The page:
A couple of weeks ago, Zozhnik’s readers were well received by Dan John, who dumped the accumulated wisdom in the article ” Training Longevity – How to Be in Shape All Your Life “. Today Dan broadcasts about motivation and goals without pathos.
After the publication of my next article, I receive a lot of messages asking me to write a program. I would love to help everyone, but almost always there is one problem. I don’t want to portray Stanislavsky, but I ask everyone: what is the motivation? Why do you want to bend the bar with this weight? Or add ground flaxseed to your protein shake? Or run up this hill with a backpack, the straps of which cut through the trapezoids, and dumbbells, the bars of which slip out of your fingers?
Motivation is an interesting thing
For some reason, coaches like it when motivated clients come to them. For example, here is a portrait of my ideal patient:
At Julie 3 months meeting of graduates. There will be her ex-best friend, who is now married to her ex-husband, who cheated on with a best friend who was not yet an ex. And then there will be Phil, an old boyfriend whom she has never been able to completely forget and who is now bathed in money, profitably selling Microsoft shares . Only Julie is now 10 kilograms heavier than that funny cheerleader whom they all remember, and asks you to help her lose weight for an important meeting.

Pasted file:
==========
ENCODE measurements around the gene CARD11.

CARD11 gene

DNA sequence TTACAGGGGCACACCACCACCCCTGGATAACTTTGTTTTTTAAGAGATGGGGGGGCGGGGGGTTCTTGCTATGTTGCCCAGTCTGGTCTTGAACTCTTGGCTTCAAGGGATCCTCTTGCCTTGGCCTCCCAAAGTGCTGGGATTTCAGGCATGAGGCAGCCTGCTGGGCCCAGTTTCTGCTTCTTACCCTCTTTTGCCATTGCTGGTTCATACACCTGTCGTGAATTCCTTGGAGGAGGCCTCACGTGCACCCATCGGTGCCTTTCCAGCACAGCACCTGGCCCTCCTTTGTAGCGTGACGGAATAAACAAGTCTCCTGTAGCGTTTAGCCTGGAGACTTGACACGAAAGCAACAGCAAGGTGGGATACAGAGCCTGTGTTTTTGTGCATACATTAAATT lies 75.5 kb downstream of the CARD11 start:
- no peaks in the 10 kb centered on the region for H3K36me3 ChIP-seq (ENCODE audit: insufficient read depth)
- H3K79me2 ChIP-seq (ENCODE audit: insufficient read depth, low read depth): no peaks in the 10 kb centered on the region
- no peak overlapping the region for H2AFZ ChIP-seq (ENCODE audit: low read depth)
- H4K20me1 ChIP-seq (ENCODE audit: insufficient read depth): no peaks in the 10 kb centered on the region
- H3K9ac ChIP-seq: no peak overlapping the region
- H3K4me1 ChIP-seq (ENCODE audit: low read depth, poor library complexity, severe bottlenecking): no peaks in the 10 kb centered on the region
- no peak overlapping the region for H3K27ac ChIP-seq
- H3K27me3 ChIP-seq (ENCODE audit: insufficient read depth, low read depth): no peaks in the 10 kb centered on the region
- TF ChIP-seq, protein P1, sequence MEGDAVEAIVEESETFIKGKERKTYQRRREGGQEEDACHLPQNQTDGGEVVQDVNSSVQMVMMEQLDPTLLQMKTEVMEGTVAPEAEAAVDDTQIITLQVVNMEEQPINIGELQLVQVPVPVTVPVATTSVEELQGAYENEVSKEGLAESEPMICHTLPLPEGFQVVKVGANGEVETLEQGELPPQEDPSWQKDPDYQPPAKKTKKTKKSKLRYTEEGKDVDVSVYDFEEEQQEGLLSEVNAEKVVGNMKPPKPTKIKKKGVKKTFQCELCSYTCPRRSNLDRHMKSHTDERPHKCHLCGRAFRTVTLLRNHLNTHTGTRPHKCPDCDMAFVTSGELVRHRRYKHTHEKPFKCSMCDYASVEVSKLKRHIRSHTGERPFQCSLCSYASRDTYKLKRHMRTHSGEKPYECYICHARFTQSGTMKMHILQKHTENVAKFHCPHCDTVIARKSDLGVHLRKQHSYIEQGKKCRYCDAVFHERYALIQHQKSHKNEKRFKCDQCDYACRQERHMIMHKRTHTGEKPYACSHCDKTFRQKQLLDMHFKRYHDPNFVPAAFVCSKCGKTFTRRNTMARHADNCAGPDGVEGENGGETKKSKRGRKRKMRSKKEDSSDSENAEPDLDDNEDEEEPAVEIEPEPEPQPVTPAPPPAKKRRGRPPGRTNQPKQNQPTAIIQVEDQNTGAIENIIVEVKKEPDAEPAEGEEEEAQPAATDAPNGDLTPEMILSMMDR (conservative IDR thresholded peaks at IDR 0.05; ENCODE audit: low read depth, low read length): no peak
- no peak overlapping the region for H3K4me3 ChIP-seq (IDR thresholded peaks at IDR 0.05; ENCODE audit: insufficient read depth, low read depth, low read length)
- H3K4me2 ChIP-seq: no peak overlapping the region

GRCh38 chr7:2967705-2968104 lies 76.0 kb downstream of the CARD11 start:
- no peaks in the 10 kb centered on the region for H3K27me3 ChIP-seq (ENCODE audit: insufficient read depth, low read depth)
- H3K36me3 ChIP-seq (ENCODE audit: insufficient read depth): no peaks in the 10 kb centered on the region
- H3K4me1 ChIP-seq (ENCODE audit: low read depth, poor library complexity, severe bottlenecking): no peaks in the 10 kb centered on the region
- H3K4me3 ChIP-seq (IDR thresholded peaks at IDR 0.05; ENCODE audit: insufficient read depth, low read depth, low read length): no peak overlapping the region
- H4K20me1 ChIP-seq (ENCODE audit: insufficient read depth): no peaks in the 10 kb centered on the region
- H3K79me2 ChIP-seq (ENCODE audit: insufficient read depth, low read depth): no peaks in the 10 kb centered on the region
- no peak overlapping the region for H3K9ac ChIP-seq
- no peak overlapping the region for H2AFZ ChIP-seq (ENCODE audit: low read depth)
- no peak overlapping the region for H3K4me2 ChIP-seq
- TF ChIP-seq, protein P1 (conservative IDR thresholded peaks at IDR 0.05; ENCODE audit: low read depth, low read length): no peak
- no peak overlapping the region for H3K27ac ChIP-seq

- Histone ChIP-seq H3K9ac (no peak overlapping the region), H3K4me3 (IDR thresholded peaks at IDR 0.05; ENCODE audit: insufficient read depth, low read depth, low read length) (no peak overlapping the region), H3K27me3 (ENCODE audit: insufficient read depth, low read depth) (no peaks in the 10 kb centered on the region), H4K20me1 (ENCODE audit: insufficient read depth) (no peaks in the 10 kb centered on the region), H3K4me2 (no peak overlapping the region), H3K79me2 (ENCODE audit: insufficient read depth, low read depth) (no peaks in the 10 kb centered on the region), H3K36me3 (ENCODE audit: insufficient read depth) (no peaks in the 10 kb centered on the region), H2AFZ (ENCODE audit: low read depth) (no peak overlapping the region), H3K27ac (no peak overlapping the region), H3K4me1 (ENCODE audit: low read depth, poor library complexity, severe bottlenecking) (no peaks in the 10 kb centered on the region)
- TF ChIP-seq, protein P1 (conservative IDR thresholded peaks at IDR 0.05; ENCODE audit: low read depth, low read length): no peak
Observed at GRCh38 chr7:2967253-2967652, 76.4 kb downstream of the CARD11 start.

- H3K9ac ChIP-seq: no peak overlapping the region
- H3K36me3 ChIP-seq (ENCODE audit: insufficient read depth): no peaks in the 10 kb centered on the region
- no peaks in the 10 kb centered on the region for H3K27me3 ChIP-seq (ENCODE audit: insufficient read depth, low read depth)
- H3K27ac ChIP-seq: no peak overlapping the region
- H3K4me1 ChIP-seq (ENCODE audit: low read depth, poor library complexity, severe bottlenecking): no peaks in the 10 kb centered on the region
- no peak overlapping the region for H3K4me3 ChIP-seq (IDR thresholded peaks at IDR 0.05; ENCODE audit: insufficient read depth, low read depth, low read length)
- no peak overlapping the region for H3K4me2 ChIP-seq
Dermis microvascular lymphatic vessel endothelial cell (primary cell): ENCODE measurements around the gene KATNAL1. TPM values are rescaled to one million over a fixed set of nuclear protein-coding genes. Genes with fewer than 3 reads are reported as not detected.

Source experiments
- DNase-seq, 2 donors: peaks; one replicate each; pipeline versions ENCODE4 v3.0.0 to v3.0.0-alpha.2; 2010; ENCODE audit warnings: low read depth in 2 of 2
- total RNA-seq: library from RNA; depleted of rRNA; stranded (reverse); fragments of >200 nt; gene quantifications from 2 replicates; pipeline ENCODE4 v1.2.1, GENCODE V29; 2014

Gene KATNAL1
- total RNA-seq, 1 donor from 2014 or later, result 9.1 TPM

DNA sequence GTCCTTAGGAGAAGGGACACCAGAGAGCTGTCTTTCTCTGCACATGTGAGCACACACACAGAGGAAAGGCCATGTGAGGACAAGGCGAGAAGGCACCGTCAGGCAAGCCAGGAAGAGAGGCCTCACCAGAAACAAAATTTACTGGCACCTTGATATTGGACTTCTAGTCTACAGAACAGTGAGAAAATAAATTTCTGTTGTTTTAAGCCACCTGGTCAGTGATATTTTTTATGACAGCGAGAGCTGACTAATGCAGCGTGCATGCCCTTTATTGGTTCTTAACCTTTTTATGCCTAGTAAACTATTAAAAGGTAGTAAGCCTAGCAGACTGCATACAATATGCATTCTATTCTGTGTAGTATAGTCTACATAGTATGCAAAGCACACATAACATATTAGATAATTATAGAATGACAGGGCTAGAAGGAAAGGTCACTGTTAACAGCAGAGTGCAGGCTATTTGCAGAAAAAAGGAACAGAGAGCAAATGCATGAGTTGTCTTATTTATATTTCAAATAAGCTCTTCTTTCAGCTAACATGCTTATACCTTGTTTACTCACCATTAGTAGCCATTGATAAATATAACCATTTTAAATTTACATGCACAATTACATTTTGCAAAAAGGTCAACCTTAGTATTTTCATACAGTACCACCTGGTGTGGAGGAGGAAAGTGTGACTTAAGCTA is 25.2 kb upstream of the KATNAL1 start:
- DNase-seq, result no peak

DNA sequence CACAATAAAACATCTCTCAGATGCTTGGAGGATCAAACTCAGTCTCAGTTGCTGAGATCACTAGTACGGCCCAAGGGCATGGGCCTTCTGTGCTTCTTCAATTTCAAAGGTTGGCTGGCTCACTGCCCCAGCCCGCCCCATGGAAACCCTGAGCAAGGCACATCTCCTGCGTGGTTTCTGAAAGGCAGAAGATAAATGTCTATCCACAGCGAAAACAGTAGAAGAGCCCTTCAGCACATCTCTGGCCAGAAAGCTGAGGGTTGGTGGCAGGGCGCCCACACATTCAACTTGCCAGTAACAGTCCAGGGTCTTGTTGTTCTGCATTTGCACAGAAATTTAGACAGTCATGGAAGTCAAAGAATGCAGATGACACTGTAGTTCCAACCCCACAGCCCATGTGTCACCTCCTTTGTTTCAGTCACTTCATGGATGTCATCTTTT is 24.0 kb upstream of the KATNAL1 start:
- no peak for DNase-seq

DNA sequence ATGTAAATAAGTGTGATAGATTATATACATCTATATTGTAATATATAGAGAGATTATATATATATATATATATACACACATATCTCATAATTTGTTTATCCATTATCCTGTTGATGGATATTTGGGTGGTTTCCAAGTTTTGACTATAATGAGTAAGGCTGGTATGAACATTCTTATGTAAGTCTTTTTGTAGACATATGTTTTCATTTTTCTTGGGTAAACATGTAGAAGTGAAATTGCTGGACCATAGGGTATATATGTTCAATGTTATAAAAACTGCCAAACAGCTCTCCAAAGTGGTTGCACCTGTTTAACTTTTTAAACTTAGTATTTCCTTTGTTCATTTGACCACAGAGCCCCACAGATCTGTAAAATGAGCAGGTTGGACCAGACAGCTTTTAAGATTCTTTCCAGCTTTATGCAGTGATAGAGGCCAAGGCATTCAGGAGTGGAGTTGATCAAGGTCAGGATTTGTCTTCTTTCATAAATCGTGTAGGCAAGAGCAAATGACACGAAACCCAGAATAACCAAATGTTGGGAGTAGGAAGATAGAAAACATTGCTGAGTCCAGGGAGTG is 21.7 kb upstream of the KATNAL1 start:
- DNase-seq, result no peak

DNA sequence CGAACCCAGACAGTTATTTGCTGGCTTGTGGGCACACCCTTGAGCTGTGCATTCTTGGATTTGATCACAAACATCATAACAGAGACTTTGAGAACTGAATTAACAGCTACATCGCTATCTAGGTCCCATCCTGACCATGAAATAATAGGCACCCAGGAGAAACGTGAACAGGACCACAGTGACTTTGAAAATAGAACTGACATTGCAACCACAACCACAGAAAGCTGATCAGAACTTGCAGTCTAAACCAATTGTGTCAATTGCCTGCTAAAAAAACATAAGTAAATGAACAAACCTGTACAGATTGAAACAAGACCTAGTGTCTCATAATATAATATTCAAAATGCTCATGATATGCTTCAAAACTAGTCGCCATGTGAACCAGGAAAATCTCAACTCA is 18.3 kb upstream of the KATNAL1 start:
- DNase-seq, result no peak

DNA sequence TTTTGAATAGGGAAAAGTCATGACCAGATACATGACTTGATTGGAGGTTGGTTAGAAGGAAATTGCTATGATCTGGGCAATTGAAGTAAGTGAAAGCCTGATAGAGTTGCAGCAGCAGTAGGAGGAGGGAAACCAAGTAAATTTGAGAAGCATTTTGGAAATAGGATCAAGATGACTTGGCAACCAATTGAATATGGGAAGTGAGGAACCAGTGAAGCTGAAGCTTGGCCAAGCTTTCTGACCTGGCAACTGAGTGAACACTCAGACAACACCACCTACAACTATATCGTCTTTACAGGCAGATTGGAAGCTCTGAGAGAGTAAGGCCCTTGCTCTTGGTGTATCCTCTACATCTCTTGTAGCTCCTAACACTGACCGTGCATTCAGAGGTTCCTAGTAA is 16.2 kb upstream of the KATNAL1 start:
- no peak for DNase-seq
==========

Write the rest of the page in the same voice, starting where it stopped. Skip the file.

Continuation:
If you say “ Well, let’s start by strengthening the ligaments and tendons with preparatory exercises for 10 weeks, ” she will go in search of another trainer, without listening to this recommendation.
She expects something like this: “ So, for a month you eat only eggs, 8 liters of water a day, every morning starts from the gym, in the evenings – sprints. I also have some vitamins prohibited by the Ministry of Health, which will also help . ”
The harshest, deadliest loads will be welcomed. This is not the time for half measures. Julie needs not only to leave her friend, but also to teach her ex- husband a lesson and impress a potential groom; so much motivation that you can plow to failure for 3 months.
However, more often than not, trainers have to work with WORSE clients like … most of us! We understand how we want to look and how much to lift, but we still cannot choose a methodology and do not have a deadline forcing us to take up work. So let’s talk about goal setting and motivation.